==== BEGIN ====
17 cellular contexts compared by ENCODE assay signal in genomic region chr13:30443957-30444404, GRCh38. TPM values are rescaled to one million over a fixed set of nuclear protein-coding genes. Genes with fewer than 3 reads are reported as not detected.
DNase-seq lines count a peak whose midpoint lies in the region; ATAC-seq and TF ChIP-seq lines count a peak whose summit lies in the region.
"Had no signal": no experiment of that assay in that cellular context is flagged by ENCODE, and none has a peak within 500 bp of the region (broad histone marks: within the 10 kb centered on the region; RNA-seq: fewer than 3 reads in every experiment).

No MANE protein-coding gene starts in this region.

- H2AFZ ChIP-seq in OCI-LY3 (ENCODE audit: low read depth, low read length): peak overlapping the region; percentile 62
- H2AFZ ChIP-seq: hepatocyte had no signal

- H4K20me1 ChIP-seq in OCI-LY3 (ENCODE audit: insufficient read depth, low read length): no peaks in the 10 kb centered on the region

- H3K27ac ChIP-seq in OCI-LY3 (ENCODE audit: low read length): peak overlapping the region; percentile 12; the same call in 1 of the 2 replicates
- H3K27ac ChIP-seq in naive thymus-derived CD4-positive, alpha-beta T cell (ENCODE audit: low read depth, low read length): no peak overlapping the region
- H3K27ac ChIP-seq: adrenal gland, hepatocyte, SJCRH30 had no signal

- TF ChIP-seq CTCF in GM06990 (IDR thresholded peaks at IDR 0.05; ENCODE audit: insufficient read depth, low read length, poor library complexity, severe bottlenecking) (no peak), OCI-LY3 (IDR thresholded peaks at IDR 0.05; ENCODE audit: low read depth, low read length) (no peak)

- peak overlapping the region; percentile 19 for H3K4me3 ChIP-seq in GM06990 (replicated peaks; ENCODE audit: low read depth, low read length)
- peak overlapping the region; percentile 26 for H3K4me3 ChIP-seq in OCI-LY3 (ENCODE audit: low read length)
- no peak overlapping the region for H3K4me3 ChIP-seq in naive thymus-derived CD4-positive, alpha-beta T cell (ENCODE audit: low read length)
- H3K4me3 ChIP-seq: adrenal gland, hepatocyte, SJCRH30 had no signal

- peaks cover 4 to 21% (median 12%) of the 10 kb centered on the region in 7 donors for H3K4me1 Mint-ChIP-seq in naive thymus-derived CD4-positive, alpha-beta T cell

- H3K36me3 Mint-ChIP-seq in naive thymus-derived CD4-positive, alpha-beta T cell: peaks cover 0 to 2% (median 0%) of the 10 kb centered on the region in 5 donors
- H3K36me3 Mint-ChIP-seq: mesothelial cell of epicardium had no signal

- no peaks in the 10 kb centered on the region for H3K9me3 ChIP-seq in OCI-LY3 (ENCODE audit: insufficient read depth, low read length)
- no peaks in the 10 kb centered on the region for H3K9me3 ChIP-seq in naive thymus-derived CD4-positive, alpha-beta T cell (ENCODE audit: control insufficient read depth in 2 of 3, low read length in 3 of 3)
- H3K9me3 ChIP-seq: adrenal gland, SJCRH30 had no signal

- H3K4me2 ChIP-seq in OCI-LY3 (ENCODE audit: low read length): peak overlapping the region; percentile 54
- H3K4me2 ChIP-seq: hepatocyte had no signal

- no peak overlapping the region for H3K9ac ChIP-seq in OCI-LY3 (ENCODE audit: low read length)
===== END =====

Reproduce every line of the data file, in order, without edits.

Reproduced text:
17 cellular contexts compared by ENCODE assay signal in genomic region chr13:30443957-30444404, GRCh38. TPM values are rescaled to one million over a fixed set of nuclear protein-coding genes. Genes with fewer than 3 reads are reported as not detected.
DNase-seq lines count a peak whose midpoint lies in the region; ATAC-seq and TF ChIP-seq lines count a peak whose summit lies in the region.
"Had no signal": no experiment of that assay in that cellular context is flagged by ENCODE, and none has a peak within 500 bp of the region (broad histone marks: within the 10 kb centered on the region; RNA-seq: fewer than 3 reads in every experiment).

No MANE protein-coding gene starts in this region.

- H2AFZ ChIP-seq in OCI-LY3 (ENCODE audit: low read depth, low read length): peak overlapping the region; percentile 62
- H2AFZ ChIP-seq: hepatocyte had no signal

- H4K20me1 ChIP-seq in OCI-LY3 (ENCODE audit: insufficient read depth, low read length): no peaks in the 10 kb centered on the region

- H3K27ac ChIP-seq in OCI-LY3 (ENCODE audit: low read length): peak overlapping the region; percentile 12; the same call in 1 of the 2 replicates
- H3K27ac ChIP-seq in naive thymus-derived CD4-positive, alpha-beta T cell (ENCODE audit: low read depth, low read length): no peak overlapping the region
- H3K27ac ChIP-seq: adrenal gland, hepatocyte, SJCRH30 had no signal

- TF ChIP-seq CTCF in GM06990 (IDR thresholded peaks at IDR 0.05; ENCODE audit: insufficient read depth, low read length, poor library complexity, severe bottlenecking) (no peak), OCI-LY3 (IDR thresholded peaks at IDR 0.05; ENCODE audit: low read depth, low read length) (no peak)

- peak overlapping the region; percentile 19 for H3K4me3 ChIP-seq in GM06990 (replicated peaks; ENCODE audit: low read depth, low read length)
- peak overlapping the region; percentile 26 for H3K4me3 ChIP-seq in OCI-LY3 (ENCODE audit: low read length)
- no peak overlapping the region for H3K4me3 ChIP-seq in naive thymus-derived CD4-positive, alpha-beta T cell (ENCODE audit: low read length)
- H3K4me3 ChIP-seq: adrenal gland, hepatocyte, SJCRH30 had no signal

- peaks cover 4 to 21% (median 12%) of the 10 kb centered on the region in 7 donors for H3K4me1 Mint-ChIP-seq in naive thymus-derived CD4-positive, alpha-beta T cell

- H3K36me3 Mint-ChIP-seq in naive thymus-derived CD4-positive, alpha-beta T cell: peaks cover 0 to 2% (median 0%) of the 10 kb centered on the region in 5 donors
- H3K36me3 Mint-ChIP-seq: mesothelial cell of epicardium had no signal

- no peaks in the 10 kb centered on the region for H3K9me3 ChIP-seq in OCI-LY3 (ENCODE audit: insufficient read depth, low read length)
- no peaks in the 10 kb centered on the region for H3K9me3 ChIP-seq in naive thymus-derived CD4-positive, alpha-beta T cell (ENCODE audit: control insufficient read depth in 2 of 3, low read length in 3 of 3)
- H3K9me3 ChIP-seq: adrenal gland, SJCRH30 had no signal

- H3K4me2 ChIP-seq in OCI-LY3 (ENCODE audit: low read length): peak overlapping the region; percentile 54
- H3K4me2 ChIP-seq: hepatocyte had no signal

- no peak overlapping the region for H3K9ac ChIP-seq in OCI-LY3 (ENCODE audit: low read length)